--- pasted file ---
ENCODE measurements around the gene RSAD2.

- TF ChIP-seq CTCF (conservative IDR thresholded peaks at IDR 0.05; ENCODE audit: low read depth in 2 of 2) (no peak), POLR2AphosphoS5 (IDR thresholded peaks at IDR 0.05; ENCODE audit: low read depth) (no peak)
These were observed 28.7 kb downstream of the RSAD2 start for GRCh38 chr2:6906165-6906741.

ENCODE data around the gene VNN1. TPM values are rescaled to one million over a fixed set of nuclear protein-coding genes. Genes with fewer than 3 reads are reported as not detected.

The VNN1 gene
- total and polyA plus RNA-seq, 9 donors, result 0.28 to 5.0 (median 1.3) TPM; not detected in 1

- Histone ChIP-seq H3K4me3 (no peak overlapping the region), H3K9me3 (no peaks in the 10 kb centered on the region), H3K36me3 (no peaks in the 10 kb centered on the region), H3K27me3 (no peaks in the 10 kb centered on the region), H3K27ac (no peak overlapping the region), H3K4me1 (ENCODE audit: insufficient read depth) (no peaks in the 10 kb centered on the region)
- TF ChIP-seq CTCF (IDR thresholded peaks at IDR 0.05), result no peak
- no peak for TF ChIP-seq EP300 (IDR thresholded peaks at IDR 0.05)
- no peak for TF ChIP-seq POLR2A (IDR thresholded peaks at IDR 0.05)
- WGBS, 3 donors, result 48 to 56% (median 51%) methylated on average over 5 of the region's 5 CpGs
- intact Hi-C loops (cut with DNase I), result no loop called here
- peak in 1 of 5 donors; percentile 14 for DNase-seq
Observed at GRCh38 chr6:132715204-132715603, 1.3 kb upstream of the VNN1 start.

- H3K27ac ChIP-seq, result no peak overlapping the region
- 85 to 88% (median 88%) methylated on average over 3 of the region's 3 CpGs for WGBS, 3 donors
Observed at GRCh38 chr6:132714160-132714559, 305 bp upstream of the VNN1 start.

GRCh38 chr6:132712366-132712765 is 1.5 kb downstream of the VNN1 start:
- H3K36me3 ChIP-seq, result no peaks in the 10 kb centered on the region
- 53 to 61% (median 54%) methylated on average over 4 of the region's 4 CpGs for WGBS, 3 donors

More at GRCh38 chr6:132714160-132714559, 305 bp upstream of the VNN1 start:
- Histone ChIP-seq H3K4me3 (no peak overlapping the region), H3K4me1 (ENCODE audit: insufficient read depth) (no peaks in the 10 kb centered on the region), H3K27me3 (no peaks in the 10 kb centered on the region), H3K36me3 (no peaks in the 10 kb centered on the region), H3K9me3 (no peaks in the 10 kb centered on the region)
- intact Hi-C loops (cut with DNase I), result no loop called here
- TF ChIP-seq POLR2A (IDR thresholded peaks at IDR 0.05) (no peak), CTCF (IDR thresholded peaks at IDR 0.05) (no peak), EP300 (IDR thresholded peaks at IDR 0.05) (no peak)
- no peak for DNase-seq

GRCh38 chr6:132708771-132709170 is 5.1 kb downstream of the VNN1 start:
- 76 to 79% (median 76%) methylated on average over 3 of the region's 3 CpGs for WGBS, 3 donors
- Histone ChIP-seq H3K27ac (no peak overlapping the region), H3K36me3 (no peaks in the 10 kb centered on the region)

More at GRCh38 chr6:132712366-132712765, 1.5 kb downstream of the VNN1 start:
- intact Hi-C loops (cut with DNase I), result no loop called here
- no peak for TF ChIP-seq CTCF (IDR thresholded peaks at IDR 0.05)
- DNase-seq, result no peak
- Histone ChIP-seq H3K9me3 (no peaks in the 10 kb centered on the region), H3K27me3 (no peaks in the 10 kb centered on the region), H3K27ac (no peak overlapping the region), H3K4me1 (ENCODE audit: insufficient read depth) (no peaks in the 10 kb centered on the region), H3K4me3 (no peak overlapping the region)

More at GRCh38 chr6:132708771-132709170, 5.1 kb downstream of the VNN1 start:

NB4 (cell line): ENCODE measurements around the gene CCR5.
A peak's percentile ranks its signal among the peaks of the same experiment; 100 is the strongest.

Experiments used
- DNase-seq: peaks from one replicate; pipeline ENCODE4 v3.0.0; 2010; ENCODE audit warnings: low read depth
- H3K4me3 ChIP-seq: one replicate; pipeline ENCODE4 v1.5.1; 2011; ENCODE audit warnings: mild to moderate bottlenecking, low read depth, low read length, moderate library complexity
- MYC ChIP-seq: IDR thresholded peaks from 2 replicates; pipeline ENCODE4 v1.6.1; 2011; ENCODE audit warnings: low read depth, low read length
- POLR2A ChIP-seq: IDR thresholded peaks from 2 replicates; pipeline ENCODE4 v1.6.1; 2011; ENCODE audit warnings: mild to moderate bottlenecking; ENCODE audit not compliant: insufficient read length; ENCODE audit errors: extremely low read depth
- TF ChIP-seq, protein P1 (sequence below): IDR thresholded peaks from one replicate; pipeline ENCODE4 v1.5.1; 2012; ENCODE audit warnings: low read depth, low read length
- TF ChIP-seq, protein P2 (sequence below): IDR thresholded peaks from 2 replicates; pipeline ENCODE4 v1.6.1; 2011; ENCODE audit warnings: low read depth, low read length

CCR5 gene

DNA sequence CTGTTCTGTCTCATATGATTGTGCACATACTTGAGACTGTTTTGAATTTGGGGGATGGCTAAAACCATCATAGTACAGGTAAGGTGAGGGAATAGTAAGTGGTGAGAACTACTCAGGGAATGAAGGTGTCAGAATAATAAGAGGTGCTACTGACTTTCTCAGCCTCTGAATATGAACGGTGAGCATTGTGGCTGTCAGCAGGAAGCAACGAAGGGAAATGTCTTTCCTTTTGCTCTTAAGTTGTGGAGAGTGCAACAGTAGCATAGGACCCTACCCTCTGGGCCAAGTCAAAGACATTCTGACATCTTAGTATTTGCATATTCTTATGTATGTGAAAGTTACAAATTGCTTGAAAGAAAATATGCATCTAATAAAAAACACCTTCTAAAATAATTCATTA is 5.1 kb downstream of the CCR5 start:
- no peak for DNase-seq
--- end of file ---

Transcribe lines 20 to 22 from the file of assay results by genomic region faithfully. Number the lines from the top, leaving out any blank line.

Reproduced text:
- 53 to 61% (median 54%) methylated on average over 4 of the region's 4 CpGs for WGBS, 3 donors

More at GRCh38 chr6:132714160-132714559, 305 bp upstream of the VNN1 start:
- Histone ChIP-seq H3K4me3 (no peak overlapping the region), H3K4me1 (ENCODE audit: insufficient read depth) (no peaks in the 10 kb centered on the region), H3K27me3 (no peaks in the 10 kb centered on the region), H3K36me3 (no peaks in the 10 kb centered on the region), H3K9me3 (no peaks in the 10 kb centered on the region)